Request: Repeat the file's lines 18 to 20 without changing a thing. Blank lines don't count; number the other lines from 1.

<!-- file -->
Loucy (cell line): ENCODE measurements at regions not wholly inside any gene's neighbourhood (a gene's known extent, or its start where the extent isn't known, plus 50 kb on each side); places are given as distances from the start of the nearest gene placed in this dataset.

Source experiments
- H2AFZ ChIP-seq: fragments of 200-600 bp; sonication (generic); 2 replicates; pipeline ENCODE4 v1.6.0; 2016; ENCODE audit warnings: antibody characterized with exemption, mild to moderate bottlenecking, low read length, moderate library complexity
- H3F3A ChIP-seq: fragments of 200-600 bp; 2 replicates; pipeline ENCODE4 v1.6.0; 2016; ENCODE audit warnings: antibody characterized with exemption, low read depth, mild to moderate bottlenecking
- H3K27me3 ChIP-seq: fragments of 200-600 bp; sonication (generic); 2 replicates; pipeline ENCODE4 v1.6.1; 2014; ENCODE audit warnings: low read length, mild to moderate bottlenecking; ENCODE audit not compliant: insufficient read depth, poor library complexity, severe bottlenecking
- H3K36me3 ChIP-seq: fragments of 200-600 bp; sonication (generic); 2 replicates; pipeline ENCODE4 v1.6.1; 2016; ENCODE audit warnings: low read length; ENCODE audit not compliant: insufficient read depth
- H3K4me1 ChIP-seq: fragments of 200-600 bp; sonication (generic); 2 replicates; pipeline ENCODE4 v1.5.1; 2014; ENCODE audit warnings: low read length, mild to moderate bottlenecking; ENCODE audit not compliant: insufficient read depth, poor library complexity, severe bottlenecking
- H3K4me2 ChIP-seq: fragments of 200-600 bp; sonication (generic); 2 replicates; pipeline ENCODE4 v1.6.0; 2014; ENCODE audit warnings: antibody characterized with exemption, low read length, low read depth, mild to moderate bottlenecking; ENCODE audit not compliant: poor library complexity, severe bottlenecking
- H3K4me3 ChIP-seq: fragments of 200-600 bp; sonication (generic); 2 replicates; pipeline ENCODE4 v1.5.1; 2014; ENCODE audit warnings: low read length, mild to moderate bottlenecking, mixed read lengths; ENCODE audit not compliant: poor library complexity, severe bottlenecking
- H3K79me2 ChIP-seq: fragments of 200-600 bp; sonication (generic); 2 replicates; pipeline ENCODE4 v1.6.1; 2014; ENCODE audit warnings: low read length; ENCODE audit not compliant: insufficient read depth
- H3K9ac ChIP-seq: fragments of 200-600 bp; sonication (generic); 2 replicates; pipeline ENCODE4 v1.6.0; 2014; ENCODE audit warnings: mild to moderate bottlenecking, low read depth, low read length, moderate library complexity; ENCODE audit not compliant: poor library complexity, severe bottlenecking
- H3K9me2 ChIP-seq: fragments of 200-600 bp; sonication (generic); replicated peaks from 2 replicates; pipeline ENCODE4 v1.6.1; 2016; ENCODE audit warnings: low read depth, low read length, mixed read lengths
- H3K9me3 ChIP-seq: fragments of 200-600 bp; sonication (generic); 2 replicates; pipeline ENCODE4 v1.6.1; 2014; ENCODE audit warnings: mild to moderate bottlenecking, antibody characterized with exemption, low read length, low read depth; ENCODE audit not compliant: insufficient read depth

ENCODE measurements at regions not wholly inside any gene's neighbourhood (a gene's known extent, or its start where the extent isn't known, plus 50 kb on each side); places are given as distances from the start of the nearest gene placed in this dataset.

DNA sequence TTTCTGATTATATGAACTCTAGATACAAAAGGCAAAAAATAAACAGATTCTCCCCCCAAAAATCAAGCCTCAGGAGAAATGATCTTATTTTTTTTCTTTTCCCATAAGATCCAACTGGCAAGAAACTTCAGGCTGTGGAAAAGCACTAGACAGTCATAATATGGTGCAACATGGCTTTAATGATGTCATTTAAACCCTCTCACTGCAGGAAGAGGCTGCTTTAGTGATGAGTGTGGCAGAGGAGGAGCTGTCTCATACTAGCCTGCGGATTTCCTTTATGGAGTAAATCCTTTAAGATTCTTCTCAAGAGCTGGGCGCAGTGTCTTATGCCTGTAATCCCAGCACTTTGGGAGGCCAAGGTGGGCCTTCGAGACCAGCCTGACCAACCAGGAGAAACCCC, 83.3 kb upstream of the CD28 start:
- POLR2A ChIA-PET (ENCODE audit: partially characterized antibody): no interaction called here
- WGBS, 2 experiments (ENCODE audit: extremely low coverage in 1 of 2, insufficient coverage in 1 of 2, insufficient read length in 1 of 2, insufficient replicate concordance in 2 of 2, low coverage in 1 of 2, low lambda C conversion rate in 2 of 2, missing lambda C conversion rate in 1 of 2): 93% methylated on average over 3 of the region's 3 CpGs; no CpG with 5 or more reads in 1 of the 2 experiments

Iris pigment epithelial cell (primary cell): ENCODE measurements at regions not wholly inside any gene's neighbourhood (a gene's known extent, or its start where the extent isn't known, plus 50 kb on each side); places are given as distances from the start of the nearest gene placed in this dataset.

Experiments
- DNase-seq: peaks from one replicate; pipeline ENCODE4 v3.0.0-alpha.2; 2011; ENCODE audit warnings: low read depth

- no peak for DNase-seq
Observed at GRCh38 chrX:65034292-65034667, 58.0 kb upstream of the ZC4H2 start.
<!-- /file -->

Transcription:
Iris pigment epithelial cell (primary cell): ENCODE measurements at regions not wholly inside any gene's neighbourhood (a gene's known extent, or its start where the extent isn't known, plus 50 kb on each side); places are given as distances from the start of the nearest gene placed in this dataset.

Experiments
- DNase-seq: peaks from one replicate; pipeline ENCODE4 v3.0.0-alpha.2; 2011; ENCODE audit warnings: low read depth